Via the South Bend Tribune and a bunch of folks who emailed me:
You can no longer use MySpace, Facebook or other “social networking sites” at Mishawaka-Penn-Harris Public Library.
Fights, lewd language and cars being blocked in the parking lot by teenagers are among the problems Director Dave Eisen said have plagued the downtown library lately.
He told library board members that adults have complained about not feeling safe at the library. Eisen and his staff believe the teenagers are there to use MySpace, Facebook and other social sites.
Oh boy. This is my hometown library. It saddens me that the space between “social networking sites” to “not feeling safe” seems so short. The article notes the ban is probably working:
It might have worked, as there were few teenagers going to the computer room by 3:30 p.m. Friday, a half hour after it normally begins to fill up. There were few teenagers even coming in to the computer room at the library.
I wonder where the teens will go? Maybe to SJCPL, which has wifi and computers at all locations. I wonder how the library will be perceived in a few years as these young people grow up, graduate Mishawaka High and begin the next chapter of their lives. Will they remember the library later? Will they care about it? If you remember, this is where I got my first library card. Will they bring their kids? Will they rather go to the Panera, Starbucks, Martins Supermarkets (which has free wifi), the Info Commons at IUSB, etc.
Shouldn’t the library be participating in offering access to these spaces while actively intervening and educating these digital citizens?
I reminded of Maplewood. It’s a similar thing really: locking the doors of the library or blocking access to sites. Are there alternatives? I think there are but it depends so much on the library. I’d take a long look at services to teens at the library. Isn’t this a perfect time for engagement and education? I know some libraries have been successful with “Rock my MySpace” classes for teens while parents get “Social Networking & Your Kids” style learning opportunities. I’d love to hear what the teen librarians have done at MPL – have there been classes? Is there a teen advisory board?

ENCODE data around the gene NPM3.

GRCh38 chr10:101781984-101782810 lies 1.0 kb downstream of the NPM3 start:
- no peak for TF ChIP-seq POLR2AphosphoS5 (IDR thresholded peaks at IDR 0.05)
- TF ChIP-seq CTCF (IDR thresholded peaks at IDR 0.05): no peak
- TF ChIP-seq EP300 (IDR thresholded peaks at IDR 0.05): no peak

I think I have some questions about this ban as well. Are the sites blocked via wifi too? Is it just teens or everyone? I communicate with my students via Facebook and just joined the Dominican group there. Could I check in on my students via Facebook if I happened to be at the library? I’m also wondering about sites like Flickr. What if I was home for a few days and my Comcast went down? Would I be able to upload pics to Flickr at MPL? Or maybe I could just head to Panera. The teens, however, might not have a laptop to take to Panera.
My former employer, the SJCPL is mentioned:
Don Napoli, director of the St. Joseph County Public Library, said the staff there has discussed problems with teenagers but decided to try to get them into the library instead of trying to get them to leave.
“They do cause problems,” he said. “But that’s life.”
Amen. I think my heart would break a little if a library system so progressive as SJCPL banned access to social sites.
I’d love some feedback and inspiration here to help me understand. What has worked for you, TTW readers, when encountering young people who cause “all kinds of disturbances” as Mishawaka Public Library Director David Eisen states. Have you banned and blocked? Have you intervened and educated? Please share.
And if anyone from Mishawaka Public Library can offer more insight, please do.
Further reading for Mishawaka Public Library folk: http://www.librarycrunch.com/2007/01/responding_to_teens.html
Update — see also: